Juliet Mukakabanda was hiding with her husband and three children in a small church in southern Rwanda when the family was lured to a nearby school by local leaders, who promised them “protection” from gangs of genocidal killers.
As a Hutu married to a Tutsi, Mukakabanda and her husband were prime targets for the Hutu extremists who unleashed a wave of terror across the country in April 1994.
One of the grimmest episodes in this nightmare unfolded in Gikongoro prefecture, where the family were sheltering.
There, they found themselves plunged into a bloodbath allegedly orchestrated by local leaders including prefect Laurent Bucyibaruta — who goes on trial in France from Monday accused of genocide, complicity in genocide and complicity in crimes against humanity.
The terrified family had first fled to a local church in Gikongoro (since renamed Nyamagabe) after Hutu mobs torched the homes of Tutsi residents in their village.
They then decided to join throngs of people taking refuge in Murambi Technical School in Gikongoro, persuaded that the hilltop site was their best chance of escaping the militias roaming Rwanda with guns and machetes.
But it was a trap.
Just a few days later, at around 3 am on April 21, their supposed safe haven came under attack.
“We heard bullets being fired outside the school compound. The killers had guns, grenades, clubs, machetes and all sorts of killing weapons. My main worry was my children, I did not know how to protect them,” Mukakabanda told AFP.
Mukakabanda, now 58, recounted her ordeal at the school site which has become one of Rwanda’s main genocide memorials, where rows of black granite monuments bear the names of the dead and former classrooms house their skeletal remains.
As the killers besieged the school building, her husband and other men decided to go out and fight, leaving the women locked inside classrooms with their children.
“They were fighting with everything they could, including stones and sticks, but they were no match for bullets and grenades.”
When the mobs broke down the door, Mukakabanda says she knelt to the ground, her one-month-old daughter cradled on her back, and started praying and pleading for mercy.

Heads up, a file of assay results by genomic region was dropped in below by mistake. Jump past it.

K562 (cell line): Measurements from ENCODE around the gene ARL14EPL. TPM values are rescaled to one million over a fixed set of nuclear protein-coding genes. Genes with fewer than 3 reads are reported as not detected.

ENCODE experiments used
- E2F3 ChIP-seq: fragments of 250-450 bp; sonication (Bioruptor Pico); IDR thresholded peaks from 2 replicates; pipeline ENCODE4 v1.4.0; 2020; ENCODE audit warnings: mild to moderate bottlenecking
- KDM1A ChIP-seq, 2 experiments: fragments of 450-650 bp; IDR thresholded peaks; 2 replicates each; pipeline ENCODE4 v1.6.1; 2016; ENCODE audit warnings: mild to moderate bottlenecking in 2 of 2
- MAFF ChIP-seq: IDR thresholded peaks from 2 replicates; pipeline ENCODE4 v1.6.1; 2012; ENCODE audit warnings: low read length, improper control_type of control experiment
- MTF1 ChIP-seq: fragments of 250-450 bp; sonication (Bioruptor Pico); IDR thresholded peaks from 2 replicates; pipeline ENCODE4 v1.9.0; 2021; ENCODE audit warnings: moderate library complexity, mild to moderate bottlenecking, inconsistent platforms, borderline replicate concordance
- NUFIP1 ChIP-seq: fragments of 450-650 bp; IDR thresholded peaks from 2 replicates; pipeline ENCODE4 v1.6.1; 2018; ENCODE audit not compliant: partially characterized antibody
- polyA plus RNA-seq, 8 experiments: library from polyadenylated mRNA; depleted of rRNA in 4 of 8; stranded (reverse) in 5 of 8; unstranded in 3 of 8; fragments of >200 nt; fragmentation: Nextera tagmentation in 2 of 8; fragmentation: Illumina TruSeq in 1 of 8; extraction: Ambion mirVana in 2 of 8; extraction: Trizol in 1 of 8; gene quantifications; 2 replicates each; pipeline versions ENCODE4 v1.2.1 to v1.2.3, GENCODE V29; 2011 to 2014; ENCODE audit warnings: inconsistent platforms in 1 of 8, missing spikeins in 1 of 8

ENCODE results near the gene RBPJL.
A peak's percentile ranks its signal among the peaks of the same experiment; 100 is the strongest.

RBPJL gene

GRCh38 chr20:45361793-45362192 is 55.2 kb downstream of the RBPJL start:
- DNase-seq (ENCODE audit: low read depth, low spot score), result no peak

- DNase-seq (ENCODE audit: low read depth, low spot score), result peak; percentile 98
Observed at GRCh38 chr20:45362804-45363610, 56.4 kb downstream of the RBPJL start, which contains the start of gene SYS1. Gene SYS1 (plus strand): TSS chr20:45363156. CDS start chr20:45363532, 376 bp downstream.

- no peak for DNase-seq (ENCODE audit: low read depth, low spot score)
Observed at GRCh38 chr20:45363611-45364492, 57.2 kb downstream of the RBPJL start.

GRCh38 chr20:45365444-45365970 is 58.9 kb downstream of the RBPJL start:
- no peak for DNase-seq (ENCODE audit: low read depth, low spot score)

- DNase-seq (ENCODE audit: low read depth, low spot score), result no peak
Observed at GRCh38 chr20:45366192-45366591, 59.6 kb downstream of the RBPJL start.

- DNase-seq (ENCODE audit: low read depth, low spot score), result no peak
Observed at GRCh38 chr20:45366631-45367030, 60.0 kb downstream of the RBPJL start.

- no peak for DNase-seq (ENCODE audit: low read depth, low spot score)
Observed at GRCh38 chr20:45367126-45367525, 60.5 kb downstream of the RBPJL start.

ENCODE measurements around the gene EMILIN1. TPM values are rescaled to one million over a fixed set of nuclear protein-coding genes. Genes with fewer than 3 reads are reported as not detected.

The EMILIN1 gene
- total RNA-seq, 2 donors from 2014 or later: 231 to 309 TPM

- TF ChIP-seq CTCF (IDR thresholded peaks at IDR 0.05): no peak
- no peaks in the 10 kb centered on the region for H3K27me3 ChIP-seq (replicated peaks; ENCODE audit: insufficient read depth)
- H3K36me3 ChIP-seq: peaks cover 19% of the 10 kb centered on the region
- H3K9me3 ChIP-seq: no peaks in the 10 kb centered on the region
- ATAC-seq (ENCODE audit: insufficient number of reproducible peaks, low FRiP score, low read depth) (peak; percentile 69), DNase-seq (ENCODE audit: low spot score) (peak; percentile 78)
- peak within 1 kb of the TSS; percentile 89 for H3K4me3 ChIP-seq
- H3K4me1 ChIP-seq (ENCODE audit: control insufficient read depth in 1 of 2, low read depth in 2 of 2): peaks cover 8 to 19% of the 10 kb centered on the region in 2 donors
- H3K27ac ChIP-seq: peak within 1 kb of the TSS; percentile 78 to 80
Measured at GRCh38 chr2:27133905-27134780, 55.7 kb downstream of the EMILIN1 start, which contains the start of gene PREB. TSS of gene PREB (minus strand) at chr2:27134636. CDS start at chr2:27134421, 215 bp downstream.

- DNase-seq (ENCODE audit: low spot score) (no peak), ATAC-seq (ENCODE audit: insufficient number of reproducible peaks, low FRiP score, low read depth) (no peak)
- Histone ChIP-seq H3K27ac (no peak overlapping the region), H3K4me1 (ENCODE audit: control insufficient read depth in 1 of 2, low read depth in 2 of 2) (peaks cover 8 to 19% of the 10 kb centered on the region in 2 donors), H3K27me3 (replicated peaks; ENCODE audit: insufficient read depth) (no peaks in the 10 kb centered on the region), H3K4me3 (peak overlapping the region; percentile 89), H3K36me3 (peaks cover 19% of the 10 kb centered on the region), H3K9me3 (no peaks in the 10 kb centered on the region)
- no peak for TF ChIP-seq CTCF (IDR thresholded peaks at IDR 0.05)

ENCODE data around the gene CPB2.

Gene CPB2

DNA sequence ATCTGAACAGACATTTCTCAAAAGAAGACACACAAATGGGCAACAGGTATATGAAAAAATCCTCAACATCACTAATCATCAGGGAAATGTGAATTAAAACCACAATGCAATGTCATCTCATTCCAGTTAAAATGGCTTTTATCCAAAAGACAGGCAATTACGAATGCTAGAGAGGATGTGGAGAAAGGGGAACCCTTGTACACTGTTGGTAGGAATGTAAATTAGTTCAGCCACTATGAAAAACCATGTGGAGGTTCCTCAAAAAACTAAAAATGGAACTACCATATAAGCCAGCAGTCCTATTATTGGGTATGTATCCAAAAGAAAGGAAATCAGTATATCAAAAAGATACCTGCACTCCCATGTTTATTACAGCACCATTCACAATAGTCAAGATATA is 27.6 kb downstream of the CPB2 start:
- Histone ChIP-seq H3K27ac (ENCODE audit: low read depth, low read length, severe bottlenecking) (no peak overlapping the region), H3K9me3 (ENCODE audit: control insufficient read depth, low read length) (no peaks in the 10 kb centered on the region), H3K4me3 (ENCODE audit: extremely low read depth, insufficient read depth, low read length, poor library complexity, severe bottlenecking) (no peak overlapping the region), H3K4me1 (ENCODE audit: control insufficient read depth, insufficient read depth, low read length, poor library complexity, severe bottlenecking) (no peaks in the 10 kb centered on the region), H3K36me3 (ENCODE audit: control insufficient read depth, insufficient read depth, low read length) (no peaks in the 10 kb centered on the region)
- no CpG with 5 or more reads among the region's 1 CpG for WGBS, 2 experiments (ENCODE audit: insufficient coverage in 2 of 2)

Seeing her Hutu identity card, the killers told her to stay outside as they stormed the building, going from room to room and massacring everyone inside, including her husband and two of her children.
According to accounts of the grisly events at Murambi, the local leaders had assured the Tutsi population they would be able to offer them better protection in a single location than if they were dispersed, and promised them food and water.
Instead, the authorities cut off the water supply to the school and deprived those inside of food, making it difficult for them to resist the attack.
Mukakabanda pointed the finger of blame at Bucyibaruta, who disputes the charges and any involvement in the killings, according to his lawyers.
“He is the one who ordered the police and security forces to find Tutsis who were hiding in churches and other places and gather them together in one area, under the pretext of providing them with protection,” she said.
Mukakabanda and her baby were among just 34 people thought to have survived the Murambi slaughter that the Genocide Archive of Rwanda says claimed the lives of about 50,000 mainly Tutsis.
Her surviving daughter Pauline is now a 28-year-old mother of two, studying business administration in Kigali.
The widow herself is still living as a farmer in Nyamagabe, and is preparing to make the journey to Paris to testify at Bucyibaruta’s trial.
‘Never saw my parents again’
In the garden of the Murambi Genocide Memorial, Bucyibaruta’s name is inscribed on a granite slab as No 1 on a list of 75 genocide suspects.
Inside, a black and white photo of a bespectacled Bucyibaruta is displayed alongside those of other local political, police and military figures accused of directing the 1994 bloodletting in the area.
Bucyibaruta is one of only a handful of Rwandans to go on trial in France over the genocide that saw an estimated 800,000 Tutsis and moderate Hutus perish in 100 days of slaughter.
Remy Kamugire, the Nyamagabe vice president of IBUKA, the umbrella association for genocide survivors, said he remembers Bucyibaruta as the leader who vowed to protect Tutsis only to turn on them.
Now 44, he said he was hiding out with his parents in the nearby parish of Cyanika to escape the marauding militias.
“Once the killers came, everyone tried to flee. I successfully ran away and hid but never saw my parents again. They were killed there that day.”
Kamugire pointed out the building — now a police station — where the plan to exterminate those holed up in the school was allegedly drawn up at an April 19 meeting attended by Bucyibaruta and Rwanda’s interim president Theodore Sindikubwabo, among others.
National Unity and Reconciliation Minister Jean Damascene Bizimana, guest of honor at Murambi’s April 21 genocide commemoration ceremony, said he was pleased Bucyibaruta was finally going on trial.
“This is a case that has existed for more than 20 years, and seeing it finally getting a hearing before the criminal court is a welcome development,” he told AFP.
“We hope justice will be done.”